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State v. Pace

Court of Appeals of Missouri, Western District, Third Division

June 26, 2018

RONALD F. PACE, JR., Appellant.

          Appeal from the Circuit Court of Johnson County The Honorable William B. Collins, Judge

          Before: James E. Welsh, P.J., [1] Alok Ahuja and Anthony Rex Gabbert, JJ.

          Alok Ahuja, Judge

         Following a jury trial in the Circuit Court of Johnson County, Appellant Ronald Pace was convicted of felony stealing in violation of § 570.030.[2] The court sentenced him to eight years' imprisonment. Pace appeals. He argues that the circuit court erroneously convicted and sentenced him for felony stealing, when his offense must be classified as a misdemeanor in light of the Missouri Supreme Court's decision in State v. Bazell, 497 S.W.3d 263 (Mo. banc 2016). Pace also argues that the circuit court erroneously overruled his motion to suppress evidence derived from the warrantless search of an automobile in which he had a possessory interest. We reject Pace's challenge to the circuit court's suppression ruling. As the State concedes, however, under the Bazell decision Pace should only have been convicted and sentenced for misdemeanor stealing. We reverse Pace's felony stealing conviction and sentence, and remand the case to the circuit court for entry of a conviction for misdemeanor stealing, and resentencing accordingly.

         Factual Background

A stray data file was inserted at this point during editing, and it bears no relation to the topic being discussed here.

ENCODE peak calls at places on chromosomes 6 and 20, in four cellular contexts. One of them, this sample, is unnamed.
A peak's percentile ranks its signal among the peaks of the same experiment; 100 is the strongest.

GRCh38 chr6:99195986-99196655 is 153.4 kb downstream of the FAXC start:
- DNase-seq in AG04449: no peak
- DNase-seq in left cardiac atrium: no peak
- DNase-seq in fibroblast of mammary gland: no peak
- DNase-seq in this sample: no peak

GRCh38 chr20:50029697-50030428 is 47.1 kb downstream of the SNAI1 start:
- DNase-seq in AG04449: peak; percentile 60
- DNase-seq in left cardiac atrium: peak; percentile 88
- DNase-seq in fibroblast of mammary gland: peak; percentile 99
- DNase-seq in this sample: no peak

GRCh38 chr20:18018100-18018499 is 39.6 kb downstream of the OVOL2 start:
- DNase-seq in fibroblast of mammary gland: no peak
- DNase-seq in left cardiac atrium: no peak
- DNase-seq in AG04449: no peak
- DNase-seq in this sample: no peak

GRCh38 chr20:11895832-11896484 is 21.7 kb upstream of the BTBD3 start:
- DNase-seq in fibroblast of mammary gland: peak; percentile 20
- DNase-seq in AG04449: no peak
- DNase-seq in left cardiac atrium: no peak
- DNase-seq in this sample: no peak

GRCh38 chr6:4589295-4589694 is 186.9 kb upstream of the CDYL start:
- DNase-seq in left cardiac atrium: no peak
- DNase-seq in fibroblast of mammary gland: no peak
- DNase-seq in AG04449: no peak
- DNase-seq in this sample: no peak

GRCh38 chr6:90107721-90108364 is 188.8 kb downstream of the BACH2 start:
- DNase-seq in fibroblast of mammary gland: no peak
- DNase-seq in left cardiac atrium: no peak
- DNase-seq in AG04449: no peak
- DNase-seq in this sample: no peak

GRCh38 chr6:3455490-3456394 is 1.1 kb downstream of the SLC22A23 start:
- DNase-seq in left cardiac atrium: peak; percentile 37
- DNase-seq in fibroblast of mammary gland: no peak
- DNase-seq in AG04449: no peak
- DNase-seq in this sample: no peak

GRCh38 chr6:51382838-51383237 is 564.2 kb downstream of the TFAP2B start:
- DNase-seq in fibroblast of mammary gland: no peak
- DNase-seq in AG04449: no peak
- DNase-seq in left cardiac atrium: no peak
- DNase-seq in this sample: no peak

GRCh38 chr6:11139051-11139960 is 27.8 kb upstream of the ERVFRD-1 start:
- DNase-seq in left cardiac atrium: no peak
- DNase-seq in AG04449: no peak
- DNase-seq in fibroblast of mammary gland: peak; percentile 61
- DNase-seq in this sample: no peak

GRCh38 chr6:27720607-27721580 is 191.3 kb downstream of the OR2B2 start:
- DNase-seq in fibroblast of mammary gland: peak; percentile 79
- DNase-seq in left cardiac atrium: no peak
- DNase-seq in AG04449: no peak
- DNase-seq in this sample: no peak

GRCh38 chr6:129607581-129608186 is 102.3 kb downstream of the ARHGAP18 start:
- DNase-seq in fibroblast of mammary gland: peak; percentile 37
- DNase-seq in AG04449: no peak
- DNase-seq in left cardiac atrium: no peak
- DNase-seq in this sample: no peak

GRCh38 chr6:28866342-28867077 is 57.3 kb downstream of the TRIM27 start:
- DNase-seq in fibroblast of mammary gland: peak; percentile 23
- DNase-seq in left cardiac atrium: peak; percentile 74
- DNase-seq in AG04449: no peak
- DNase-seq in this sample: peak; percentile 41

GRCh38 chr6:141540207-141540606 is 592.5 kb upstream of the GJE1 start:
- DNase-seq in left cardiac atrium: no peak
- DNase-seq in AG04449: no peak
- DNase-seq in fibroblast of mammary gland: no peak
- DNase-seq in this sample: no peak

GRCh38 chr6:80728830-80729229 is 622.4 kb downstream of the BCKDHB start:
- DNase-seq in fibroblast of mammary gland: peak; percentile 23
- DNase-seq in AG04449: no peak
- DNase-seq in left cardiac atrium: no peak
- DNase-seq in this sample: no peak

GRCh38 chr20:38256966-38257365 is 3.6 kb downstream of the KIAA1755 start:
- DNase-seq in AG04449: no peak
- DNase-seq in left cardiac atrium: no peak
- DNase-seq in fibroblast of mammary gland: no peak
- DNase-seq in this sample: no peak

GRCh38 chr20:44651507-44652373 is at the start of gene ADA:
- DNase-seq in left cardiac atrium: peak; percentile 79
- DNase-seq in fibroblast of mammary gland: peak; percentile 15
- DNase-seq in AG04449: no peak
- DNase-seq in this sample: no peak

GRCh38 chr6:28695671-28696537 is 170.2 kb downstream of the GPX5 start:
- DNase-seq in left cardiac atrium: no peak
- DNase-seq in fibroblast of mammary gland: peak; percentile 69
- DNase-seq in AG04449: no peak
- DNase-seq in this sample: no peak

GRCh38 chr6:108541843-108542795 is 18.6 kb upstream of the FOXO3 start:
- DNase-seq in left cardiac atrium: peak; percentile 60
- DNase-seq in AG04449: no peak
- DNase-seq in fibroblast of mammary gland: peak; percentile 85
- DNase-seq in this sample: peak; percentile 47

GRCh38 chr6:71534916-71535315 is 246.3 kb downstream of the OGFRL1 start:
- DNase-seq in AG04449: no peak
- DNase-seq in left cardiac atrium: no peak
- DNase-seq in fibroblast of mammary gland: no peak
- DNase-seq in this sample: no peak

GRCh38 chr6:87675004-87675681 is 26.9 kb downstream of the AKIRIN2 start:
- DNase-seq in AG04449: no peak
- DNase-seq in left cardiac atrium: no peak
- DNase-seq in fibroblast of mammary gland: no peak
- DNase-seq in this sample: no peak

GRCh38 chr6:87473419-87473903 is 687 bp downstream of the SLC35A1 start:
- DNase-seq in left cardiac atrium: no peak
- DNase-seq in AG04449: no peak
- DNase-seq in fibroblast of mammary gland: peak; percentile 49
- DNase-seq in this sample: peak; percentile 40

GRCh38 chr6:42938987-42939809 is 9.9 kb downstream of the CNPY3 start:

On July 17, 2014, Valerie Downing, the store manager at Glasscock Jewelry in Warrensburg, waited on a man who would later be identified as Christopher Crouch. Crouch acted oddly. He visited the store three times on the same day. During his first visit, Crouch went directly to the back of the store and asked to see the largest diamond ring the store had for sale. After Downing showed him some of the store's larger and more expensive one-carat diamond rings - but not the store's two-carat ring - Crouch said that those rings were not what he wanted, and he left. About fifteen minutes later, Crouch returned and specifically asked to see a two-carat diamond ring. He explained that he had "just won the lottery," and had "money burning a hole in his pocket." Downing finally showed him the two-carat diamond ring. While looking at the ring, Crouch asked for a bottle of water. After Downing said she did not have bottled water, Crouch got upset and again left the store. Downing became suspicious and called the owner to inform him of the situation. The store's owner instructed her to review the video recording from the store's security camera, and get pictures of Crouch.

         About thirty to forty-five minutes later, as Downing was reviewing the surveillance footage, Crouch returned to the store. Before greeting him, Downing snapped a picture of Crouch with her cell phone. Crouch asked to see the same two-carat diamond ring he had viewed previously; he also asked for a loupe (a magnifier used to view jewels in greater detail). Downing handed Crouch the ring and a loupe. Rather than holding the diamond up to a light source to properly view it with the loupe, Crouch hunched over the display case, away from the light.

         Downing briefly stepped away to retrieve the store owner's phone number, so that she could alert him to the situation. As she did, Crouch turned his back and switched the two-carat diamond ring with a fake ring. When Downing returned, Crouch gave her the fake ring, but she immediately knew it was not the store's ring. Although she could tell that significant effort had been expended to make the fake ring look like the genuine ring, Downing testified that the tag on the fake ring was slightly different than the tag on the genuine ring, the weight was different, and the ring looked slightly different.